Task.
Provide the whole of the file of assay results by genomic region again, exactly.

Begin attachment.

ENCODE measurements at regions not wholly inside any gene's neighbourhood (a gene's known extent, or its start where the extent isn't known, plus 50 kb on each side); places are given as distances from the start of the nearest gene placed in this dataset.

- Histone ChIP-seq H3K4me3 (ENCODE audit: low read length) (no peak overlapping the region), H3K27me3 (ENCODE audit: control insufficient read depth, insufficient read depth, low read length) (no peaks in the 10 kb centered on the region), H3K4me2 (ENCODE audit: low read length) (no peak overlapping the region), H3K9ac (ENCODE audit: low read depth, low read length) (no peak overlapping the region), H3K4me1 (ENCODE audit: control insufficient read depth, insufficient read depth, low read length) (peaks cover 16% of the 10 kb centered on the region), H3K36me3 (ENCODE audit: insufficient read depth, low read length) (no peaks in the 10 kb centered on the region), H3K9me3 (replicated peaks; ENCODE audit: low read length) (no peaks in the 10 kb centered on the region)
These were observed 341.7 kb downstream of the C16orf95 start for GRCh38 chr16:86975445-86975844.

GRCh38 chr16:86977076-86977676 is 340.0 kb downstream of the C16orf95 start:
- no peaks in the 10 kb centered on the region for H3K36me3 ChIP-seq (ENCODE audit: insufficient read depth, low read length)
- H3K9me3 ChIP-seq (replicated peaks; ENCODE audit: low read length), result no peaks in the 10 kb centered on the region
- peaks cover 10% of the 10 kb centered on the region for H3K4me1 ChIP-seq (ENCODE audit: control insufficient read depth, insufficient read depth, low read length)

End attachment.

ENCODE measurements at regions not wholly inside any gene's neighbourhood (a gene's known extent, or its start where the extent isn't known, plus 50 kb on each side); places are given as distances from the start of the nearest gene placed in this dataset.

- Histone ChIP-seq H3K4me3 (ENCODE audit: low read length) (no peak overlapping the region), H3K27me3 (ENCODE audit: control insufficient read depth, insufficient read depth, low read length) (no peaks in the 10 kb centered on the region), H3K4me2 (ENCODE audit: low read length) (no peak overlapping the region), H3K9ac (ENCODE audit: low read depth, low read length) (no peak overlapping the region), H3K4me1 (ENCODE audit: control insufficient read depth, insufficient read depth, low read length) (peaks cover 16% of the 10 kb centered on the region), H3K36me3 (ENCODE audit: insufficient read depth, low read length) (no peaks in the 10 kb centered on the region), H3K9me3 (replicated peaks; ENCODE audit: low read length) (no peaks in the 10 kb centered on the region)
These were observed 341.7 kb downstream of the C16orf95 start for GRCh38 chr16:86975445-86975844.

GRCh38 chr16:86977076-86977676 is 340.0 kb downstream of the C16orf95 start:
- no peaks in the 10 kb centered on the region for H3K36me3 ChIP-seq (ENCODE audit: insufficient read depth, low read length)
- H3K9me3 ChIP-seq (replicated peaks; ENCODE audit: low read length), result no peaks in the 10 kb centered on the region
- peaks cover 10% of the 10 kb centered on the region for H3K4me1 ChIP-seq (ENCODE audit: control insufficient read depth, insufficient read depth, low read length)